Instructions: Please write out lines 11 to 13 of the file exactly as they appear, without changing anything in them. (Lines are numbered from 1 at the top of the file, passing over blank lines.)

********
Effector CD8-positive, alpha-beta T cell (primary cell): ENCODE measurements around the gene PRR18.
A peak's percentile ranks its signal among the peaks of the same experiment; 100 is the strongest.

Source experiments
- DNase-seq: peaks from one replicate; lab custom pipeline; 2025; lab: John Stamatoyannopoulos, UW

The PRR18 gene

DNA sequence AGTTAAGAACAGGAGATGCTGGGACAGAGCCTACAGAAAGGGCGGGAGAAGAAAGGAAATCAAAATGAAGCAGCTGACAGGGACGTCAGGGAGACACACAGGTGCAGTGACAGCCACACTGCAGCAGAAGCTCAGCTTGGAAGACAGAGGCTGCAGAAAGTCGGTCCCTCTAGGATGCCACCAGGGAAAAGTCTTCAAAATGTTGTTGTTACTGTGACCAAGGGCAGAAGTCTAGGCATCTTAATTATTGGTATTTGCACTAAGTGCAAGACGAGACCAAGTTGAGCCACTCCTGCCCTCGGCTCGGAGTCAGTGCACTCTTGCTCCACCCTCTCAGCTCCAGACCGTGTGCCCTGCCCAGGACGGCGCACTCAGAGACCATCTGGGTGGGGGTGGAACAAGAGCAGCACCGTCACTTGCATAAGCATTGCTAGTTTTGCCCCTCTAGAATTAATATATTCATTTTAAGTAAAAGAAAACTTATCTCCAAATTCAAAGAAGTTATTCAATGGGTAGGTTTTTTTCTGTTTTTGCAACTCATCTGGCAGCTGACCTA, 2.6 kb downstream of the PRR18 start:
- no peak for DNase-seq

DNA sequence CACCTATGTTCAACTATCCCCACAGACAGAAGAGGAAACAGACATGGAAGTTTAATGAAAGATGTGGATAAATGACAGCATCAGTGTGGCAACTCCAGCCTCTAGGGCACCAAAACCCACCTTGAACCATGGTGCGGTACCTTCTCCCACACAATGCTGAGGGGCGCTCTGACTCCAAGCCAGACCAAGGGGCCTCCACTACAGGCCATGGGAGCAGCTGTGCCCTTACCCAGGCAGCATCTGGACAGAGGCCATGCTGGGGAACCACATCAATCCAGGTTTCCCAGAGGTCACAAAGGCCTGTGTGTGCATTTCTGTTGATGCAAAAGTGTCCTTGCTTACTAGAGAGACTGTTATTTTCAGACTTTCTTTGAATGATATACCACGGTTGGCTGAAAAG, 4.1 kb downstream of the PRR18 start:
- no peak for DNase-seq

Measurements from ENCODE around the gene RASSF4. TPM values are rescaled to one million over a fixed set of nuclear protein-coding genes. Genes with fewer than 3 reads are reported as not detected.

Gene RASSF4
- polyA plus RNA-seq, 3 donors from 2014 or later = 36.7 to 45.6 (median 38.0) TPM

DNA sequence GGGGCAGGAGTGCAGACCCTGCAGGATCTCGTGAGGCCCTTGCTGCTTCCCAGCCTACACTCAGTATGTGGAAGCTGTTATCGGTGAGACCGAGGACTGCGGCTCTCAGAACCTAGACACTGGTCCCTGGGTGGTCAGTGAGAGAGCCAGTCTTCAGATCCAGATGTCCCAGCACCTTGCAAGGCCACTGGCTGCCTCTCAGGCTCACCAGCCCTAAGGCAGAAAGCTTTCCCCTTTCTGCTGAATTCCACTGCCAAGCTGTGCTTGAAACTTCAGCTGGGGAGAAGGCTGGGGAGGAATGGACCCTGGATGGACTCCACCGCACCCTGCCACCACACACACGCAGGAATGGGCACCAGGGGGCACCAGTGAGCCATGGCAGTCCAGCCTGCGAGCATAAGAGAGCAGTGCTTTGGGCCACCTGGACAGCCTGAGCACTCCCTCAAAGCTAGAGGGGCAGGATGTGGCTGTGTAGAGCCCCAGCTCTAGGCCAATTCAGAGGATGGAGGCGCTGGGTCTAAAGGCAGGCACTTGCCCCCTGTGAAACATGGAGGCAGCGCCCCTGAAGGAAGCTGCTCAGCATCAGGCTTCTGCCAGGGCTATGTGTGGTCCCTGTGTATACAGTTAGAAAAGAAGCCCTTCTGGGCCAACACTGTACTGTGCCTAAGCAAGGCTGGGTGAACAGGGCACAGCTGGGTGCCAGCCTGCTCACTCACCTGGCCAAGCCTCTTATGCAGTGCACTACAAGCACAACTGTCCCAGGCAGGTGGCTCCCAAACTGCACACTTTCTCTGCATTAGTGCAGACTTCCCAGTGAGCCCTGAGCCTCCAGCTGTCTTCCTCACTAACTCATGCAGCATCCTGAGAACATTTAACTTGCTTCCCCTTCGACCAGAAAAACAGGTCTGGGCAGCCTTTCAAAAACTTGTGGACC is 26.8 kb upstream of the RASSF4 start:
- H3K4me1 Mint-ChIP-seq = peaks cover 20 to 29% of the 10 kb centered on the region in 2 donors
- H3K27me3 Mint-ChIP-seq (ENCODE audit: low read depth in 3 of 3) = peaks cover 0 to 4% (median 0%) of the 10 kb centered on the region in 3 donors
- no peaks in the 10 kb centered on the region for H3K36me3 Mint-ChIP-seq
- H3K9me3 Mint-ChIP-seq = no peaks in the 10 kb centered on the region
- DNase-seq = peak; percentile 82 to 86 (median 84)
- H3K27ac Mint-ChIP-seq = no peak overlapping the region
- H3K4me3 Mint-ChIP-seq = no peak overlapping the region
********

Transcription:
Gene RASSF4
- polyA plus RNA-seq, 3 donors from 2014 or later = 36.7 to 45.6 (median 38.0) TPM

DNA sequence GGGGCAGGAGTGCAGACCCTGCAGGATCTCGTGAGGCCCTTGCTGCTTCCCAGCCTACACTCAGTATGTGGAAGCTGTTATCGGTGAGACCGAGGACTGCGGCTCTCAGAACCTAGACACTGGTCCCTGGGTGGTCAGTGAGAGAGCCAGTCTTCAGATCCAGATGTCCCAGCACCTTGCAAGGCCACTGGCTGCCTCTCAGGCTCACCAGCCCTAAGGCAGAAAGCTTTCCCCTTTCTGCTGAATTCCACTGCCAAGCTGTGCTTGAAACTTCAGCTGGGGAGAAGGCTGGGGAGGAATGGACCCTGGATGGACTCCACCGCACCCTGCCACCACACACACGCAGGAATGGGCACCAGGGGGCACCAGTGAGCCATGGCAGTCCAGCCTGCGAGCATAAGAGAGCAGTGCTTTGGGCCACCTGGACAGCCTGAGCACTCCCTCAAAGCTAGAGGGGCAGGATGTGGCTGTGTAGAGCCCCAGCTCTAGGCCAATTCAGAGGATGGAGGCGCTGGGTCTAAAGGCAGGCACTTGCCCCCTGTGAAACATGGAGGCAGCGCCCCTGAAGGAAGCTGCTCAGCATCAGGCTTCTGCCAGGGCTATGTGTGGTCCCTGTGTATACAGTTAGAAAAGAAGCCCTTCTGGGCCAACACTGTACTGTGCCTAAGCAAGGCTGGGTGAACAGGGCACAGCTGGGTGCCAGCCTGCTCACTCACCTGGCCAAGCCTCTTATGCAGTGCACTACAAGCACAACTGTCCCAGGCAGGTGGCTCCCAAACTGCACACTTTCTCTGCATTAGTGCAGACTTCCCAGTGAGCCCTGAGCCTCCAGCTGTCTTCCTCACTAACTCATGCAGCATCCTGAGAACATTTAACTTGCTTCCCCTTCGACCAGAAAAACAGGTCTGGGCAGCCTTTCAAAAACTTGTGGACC is 26.8 kb upstream of the RASSF4 start: